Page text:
Excuses, excuses: professors are busy and unapproachable
Some students think professors don’t really care or are too busy for casual conversations. Let your student in on the secret … Professors want to meet them! And if you’re a doubting parent, realize that successful students make the effort to know their professors. If your student is busy making excuses instead of making connections, share this insight that comes directly from HBU professors.
Engage with the classroom community
With HBU’s small class size, your student can experience belonging in the classroom community and working with others to achieve success, and getting to know the professor is a huge part of that. “The most important thing I do is build relationships with my students. Because without a good relationship, my planned lessons will not be heard,” says Dr. Encarnacion Bermejo, Associate Professor of Spanish. “I see my classrooms as communities where all of us share knowledge and life experiences.”
Simply introduce yourself
“I loved the first day of class last week! Five students came up one by one and introduced themselves,” shares Samantha Bottoms, adjunct professor in Christianity and Director of Academics for Athletics. “I think one student started it, and the others followed. That usually doesn’t happen with freshmen on the first day, and I am so glad to start off the semester meeting them and seeing that they want to be engaged.”
Connecting with students early on is important to Bermejo too. “I try to show the students how much I value them,” she adds, “by taking time to learn the slang terms they use, their musical preferences and the movies they like.”
Send an email
“Some students are more comfortable with email communication, and that is okay, but there are still some basics to remember about email etiquette,” cautions Bottoms. “An email to a professor is different than sending a text to a friend. It should be addressed to the professor (double-check the name and title and use “Dr.” if you are not sure), should be written clearly and concisely, and closed with ‘Sincerely’ or ‘Thank you.’”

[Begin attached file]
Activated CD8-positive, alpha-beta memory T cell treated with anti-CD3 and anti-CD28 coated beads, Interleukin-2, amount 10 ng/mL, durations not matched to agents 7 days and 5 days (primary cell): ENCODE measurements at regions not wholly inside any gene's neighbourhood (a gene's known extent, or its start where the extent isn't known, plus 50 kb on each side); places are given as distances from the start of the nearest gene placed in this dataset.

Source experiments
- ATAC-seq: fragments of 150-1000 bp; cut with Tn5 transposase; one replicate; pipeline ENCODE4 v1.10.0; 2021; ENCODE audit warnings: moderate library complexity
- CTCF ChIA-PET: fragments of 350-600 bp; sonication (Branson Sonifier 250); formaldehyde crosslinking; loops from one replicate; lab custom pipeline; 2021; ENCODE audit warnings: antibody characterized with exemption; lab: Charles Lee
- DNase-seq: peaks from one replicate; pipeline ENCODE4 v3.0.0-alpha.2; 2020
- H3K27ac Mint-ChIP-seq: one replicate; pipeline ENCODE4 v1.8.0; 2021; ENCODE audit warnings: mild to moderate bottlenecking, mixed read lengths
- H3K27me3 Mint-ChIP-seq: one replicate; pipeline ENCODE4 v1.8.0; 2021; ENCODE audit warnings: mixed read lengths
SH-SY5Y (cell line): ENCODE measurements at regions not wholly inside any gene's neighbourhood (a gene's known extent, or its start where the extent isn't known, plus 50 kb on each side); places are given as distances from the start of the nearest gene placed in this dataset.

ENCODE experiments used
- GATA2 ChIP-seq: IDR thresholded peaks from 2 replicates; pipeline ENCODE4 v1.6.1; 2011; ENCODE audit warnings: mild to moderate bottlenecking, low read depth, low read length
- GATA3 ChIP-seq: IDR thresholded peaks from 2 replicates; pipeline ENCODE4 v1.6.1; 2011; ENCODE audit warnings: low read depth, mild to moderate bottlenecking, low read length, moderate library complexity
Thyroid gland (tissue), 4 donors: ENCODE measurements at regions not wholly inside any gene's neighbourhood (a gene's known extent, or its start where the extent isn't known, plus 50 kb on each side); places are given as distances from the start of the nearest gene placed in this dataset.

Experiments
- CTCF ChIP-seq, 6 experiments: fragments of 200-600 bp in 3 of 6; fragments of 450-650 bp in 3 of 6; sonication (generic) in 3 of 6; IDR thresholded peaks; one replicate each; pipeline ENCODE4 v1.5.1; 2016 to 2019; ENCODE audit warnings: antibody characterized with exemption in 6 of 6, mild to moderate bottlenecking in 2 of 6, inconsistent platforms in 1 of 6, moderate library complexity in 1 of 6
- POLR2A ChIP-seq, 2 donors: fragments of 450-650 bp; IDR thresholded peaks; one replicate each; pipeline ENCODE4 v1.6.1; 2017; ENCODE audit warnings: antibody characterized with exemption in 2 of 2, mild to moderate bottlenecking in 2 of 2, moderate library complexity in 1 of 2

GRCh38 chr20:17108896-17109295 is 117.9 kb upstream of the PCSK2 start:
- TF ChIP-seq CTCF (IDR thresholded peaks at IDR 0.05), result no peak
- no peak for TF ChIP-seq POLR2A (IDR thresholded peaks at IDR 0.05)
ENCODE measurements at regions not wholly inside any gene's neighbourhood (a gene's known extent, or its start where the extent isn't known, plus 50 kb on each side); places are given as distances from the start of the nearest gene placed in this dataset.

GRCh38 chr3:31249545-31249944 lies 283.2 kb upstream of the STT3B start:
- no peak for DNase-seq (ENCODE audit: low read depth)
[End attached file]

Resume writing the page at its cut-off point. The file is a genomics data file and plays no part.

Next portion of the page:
Stop by the office
Professors make time in their schedules to stay in their offices so students can find them easily the same time each week. These office hours are communicated in the first couple of weeks of class. “I always remind students to Go to office hours!,” says Bottoms. “Most professors post office hours, and they want students to show up! Adjunct professors who are not always on campus often prefer to schedule appointments, but we are also willing to meet and hopeful that students will seek us out.”
Prioritize professor input
Bottoms notices that many students who have questions prefer to ask inexperienced friends instead of a professor! “Encourage your student to go to the professor for specific questions, instead of relying on other students who are currently in the class or who have taken the class before,” suggests Bottoms. “General, subject-related questions, however, can often be handled by other students in the class or experienced tutors who have earned an A in the class already.” Course-specific tutoring and writing support is offered at no cost in the Academic Success Center.
Freshman students frequently struggle with the academic demands of college versus high school. When students take time to connect with professors, they feel more supported all the way around. The relationship benefits students in class and down the road. “Professors understand an occasional conflict, but attendance is a student’s first priority,” explains Bottoms. “The earlier in the semester the student gets to know the professor, the easier it is to discuss a range of potential issues.” Students seem to work harder when they know the professor, so Bermejo mentions that students benefit now from improved grades and classroom engagement and benefit later when they need letters of recommendation or want advice.
Visit the Department of Student Success
This article is a contribution from the Department of Student Success, providing your student resources through First Year Success, Academic Success Center, Advising, TRiO, and Gen1. Remind your student to Visit Early and Visit Often – 1st floor of the Moody Library building. For many students, showing up for class is the first half of success, and the second half is showing up in the Academic Success Center for academic support that includes course-specific tutoring, writing support, and academic coaching. First Year Success coaches connect students with a wide range of resources across campus to keep them on track with their goals. Students can experience fun, caring, helpful support through the TRiO and Gen1 communities. – written by Rachelle Dooley, Academic Success Center